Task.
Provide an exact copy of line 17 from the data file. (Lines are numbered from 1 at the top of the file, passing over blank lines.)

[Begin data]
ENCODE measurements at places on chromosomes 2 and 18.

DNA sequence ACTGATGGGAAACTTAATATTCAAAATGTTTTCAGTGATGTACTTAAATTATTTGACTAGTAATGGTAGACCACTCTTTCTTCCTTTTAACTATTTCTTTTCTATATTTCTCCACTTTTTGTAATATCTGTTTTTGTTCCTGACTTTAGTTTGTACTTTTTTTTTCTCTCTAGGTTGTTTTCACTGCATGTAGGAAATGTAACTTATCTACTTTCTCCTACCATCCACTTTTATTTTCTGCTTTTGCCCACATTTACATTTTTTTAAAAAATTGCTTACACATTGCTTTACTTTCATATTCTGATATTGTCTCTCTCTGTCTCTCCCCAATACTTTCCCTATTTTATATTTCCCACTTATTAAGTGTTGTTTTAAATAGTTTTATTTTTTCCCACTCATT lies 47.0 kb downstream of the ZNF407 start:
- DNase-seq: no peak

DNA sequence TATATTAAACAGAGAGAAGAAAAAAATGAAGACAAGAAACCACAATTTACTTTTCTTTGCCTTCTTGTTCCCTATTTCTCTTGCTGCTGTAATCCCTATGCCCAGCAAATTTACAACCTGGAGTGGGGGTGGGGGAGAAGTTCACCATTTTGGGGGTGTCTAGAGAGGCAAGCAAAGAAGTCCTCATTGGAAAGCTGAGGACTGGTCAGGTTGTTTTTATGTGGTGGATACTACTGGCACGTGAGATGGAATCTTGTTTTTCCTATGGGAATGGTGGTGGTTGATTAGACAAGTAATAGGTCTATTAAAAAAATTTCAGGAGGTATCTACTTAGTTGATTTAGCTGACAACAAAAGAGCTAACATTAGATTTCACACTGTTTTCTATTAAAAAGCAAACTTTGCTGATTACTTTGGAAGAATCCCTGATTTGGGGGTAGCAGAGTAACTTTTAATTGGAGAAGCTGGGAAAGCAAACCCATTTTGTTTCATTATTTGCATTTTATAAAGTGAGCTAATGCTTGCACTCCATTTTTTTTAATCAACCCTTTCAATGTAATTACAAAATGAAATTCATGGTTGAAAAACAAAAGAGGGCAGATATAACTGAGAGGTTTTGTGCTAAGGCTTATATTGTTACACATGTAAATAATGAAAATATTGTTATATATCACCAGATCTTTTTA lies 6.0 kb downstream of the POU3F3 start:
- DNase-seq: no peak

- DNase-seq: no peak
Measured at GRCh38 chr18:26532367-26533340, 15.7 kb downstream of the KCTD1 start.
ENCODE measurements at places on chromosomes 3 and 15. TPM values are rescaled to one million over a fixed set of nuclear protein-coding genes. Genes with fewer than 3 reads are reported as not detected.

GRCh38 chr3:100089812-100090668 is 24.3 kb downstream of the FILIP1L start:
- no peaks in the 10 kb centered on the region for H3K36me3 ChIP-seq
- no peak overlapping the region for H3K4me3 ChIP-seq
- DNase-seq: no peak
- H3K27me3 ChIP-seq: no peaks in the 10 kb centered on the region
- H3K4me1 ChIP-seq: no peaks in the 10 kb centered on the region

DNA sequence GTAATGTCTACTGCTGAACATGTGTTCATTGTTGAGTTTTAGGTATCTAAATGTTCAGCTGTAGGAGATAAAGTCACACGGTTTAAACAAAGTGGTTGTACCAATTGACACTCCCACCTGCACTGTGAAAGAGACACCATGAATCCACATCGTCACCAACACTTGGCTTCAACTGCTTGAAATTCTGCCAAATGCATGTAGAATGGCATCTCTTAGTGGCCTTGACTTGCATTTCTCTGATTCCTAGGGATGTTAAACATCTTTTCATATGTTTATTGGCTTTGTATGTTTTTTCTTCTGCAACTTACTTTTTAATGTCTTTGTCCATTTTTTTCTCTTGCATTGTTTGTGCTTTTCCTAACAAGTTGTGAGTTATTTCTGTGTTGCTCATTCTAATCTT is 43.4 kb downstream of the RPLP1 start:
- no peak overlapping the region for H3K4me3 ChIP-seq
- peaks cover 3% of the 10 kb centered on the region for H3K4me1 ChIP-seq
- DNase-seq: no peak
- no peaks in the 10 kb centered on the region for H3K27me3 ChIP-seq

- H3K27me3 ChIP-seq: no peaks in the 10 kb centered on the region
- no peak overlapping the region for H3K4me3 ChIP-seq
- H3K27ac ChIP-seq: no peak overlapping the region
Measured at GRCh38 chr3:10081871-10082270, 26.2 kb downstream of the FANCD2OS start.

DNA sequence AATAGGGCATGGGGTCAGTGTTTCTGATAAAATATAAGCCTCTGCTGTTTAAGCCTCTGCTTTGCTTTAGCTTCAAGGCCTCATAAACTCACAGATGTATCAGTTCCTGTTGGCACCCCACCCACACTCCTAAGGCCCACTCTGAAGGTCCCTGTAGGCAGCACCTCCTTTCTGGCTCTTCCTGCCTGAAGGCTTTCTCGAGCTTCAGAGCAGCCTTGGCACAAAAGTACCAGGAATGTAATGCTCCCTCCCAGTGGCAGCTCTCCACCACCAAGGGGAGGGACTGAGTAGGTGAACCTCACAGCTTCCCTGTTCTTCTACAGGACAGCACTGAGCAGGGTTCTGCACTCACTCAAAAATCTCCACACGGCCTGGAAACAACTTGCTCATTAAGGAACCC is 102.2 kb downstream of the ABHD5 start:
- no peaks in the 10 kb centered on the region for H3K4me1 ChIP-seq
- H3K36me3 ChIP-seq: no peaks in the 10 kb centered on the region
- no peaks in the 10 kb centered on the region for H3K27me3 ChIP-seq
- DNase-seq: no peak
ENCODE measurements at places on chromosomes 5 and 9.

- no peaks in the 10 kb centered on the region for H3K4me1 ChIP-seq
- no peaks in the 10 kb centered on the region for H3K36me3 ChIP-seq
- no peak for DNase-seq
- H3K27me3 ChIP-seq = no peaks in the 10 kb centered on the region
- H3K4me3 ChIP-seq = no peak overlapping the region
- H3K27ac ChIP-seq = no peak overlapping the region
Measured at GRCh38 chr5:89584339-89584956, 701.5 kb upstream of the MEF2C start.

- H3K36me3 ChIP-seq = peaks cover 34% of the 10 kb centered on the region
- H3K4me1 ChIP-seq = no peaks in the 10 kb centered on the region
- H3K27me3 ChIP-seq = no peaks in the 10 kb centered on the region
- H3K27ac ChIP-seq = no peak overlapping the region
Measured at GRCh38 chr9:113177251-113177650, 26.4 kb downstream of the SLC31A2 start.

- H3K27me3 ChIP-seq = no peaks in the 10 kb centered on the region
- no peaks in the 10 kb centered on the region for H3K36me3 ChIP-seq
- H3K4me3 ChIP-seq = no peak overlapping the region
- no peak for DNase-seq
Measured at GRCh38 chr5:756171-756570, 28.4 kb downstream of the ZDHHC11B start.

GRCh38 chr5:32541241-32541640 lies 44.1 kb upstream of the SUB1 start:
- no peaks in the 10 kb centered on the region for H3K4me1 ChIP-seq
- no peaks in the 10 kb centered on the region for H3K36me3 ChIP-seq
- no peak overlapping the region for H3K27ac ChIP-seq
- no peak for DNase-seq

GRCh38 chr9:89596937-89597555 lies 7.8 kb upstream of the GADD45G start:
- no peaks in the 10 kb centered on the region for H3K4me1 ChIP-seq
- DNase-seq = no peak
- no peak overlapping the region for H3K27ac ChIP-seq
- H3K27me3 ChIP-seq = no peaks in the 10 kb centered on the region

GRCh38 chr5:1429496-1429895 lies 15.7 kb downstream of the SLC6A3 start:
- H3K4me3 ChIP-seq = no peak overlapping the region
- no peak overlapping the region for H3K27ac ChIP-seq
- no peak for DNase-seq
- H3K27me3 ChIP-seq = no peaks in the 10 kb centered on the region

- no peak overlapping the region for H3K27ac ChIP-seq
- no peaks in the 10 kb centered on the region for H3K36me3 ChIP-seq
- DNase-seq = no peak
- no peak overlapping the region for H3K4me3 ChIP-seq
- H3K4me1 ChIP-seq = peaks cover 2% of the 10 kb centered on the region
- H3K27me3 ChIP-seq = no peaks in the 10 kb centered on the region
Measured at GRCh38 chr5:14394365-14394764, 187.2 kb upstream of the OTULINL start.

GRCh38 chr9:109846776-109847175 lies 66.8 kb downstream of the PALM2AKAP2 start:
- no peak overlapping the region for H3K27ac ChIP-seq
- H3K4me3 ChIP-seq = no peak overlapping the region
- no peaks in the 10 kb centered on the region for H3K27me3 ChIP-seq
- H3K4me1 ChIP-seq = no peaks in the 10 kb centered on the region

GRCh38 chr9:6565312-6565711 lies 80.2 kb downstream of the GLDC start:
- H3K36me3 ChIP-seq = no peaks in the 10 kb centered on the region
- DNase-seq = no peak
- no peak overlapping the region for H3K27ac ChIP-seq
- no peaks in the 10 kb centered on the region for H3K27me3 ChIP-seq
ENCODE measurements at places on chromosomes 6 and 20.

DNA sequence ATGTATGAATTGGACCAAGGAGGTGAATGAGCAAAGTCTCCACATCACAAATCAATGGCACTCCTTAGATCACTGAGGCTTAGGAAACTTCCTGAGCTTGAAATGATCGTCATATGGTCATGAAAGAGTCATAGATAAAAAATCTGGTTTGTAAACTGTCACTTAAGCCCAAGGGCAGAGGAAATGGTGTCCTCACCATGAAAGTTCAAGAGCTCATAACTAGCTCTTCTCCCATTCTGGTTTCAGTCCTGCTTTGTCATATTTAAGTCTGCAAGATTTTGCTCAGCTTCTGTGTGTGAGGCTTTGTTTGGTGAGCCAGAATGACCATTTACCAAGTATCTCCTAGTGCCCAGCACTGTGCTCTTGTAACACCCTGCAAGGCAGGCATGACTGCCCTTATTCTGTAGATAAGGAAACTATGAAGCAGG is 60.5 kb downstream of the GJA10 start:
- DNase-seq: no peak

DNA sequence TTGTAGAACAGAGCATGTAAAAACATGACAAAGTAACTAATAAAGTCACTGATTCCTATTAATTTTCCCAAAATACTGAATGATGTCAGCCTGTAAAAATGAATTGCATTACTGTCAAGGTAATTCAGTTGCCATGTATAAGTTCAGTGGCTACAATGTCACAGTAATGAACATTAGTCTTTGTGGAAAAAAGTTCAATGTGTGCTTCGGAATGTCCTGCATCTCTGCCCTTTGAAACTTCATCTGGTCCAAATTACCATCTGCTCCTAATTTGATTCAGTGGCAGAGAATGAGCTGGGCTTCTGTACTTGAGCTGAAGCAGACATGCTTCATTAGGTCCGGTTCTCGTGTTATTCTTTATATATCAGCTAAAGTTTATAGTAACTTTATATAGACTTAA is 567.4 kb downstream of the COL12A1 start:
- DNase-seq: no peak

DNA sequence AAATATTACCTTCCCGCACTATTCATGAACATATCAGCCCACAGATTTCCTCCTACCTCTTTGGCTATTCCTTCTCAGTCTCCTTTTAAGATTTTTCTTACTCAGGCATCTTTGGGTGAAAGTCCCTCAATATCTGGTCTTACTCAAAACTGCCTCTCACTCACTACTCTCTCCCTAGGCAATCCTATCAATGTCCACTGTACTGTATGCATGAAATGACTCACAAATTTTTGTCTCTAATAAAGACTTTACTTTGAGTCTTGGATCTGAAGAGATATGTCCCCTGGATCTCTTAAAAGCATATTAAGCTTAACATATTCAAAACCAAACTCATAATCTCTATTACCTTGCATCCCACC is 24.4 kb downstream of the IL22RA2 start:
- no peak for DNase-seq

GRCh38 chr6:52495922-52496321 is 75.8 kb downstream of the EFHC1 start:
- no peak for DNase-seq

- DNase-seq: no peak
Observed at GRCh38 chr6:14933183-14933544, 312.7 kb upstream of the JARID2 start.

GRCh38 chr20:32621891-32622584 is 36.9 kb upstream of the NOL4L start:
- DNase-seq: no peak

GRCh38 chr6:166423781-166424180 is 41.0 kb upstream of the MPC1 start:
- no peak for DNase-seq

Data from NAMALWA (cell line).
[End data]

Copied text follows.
- peaks cover 3% of the 10 kb centered on the region for H3K4me1 ChIP-seq